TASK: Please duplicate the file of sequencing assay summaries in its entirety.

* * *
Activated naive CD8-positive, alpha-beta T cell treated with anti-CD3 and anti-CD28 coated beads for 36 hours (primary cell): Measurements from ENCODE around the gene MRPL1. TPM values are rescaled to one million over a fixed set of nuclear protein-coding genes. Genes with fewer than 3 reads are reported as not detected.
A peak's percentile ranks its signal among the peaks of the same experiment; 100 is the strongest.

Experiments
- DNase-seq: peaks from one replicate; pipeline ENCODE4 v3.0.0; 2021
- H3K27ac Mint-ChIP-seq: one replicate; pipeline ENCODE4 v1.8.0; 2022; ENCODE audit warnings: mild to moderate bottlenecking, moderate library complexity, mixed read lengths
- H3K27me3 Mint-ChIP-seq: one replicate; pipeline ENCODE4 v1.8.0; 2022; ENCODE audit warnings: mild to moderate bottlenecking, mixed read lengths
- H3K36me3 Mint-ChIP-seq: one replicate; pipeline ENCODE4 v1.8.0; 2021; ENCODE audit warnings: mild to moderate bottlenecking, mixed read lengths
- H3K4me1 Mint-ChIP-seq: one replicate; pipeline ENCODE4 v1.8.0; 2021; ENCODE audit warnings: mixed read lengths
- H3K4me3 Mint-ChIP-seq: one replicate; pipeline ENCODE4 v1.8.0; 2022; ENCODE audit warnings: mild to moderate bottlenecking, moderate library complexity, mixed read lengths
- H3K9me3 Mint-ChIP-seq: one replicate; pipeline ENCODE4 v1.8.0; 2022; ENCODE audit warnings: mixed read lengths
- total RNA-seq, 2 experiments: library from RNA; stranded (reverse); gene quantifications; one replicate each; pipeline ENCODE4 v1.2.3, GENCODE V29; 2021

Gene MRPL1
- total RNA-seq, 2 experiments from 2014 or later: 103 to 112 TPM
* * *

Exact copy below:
Activated naive CD8-positive, alpha-beta T cell treated with anti-CD3 and anti-CD28 coated beads for 36 hours (primary cell): Measurements from ENCODE around the gene MRPL1. TPM values are rescaled to one million over a fixed set of nuclear protein-coding genes. Genes with fewer than 3 reads are reported as not detected.
A peak's percentile ranks its signal among the peaks of the same experiment; 100 is the strongest.

Experiments
- DNase-seq: peaks from one replicate; pipeline ENCODE4 v3.0.0; 2021
- H3K27ac Mint-ChIP-seq: one replicate; pipeline ENCODE4 v1.8.0; 2022; ENCODE audit warnings: mild to moderate bottlenecking, moderate library complexity, mixed read lengths
- H3K27me3 Mint-ChIP-seq: one replicate; pipeline ENCODE4 v1.8.0; 2022; ENCODE audit warnings: mild to moderate bottlenecking, mixed read lengths
- H3K36me3 Mint-ChIP-seq: one replicate; pipeline ENCODE4 v1.8.0; 2021; ENCODE audit warnings: mild to moderate bottlenecking, mixed read lengths
- H3K4me1 Mint-ChIP-seq: one replicate; pipeline ENCODE4 v1.8.0; 2021; ENCODE audit warnings: mixed read lengths
- H3K4me3 Mint-ChIP-seq: one replicate; pipeline ENCODE4 v1.8.0; 2022; ENCODE audit warnings: mild to moderate bottlenecking, moderate library complexity, mixed read lengths
- H3K9me3 Mint-ChIP-seq: one replicate; pipeline ENCODE4 v1.8.0; 2022; ENCODE audit warnings: mixed read lengths
- total RNA-seq, 2 experiments: library from RNA; stranded (reverse); gene quantifications; one replicate each; pipeline ENCODE4 v1.2.3, GENCODE V29; 2021

Gene MRPL1
- total RNA-seq, 2 experiments from 2014 or later: 103 to 112 TPM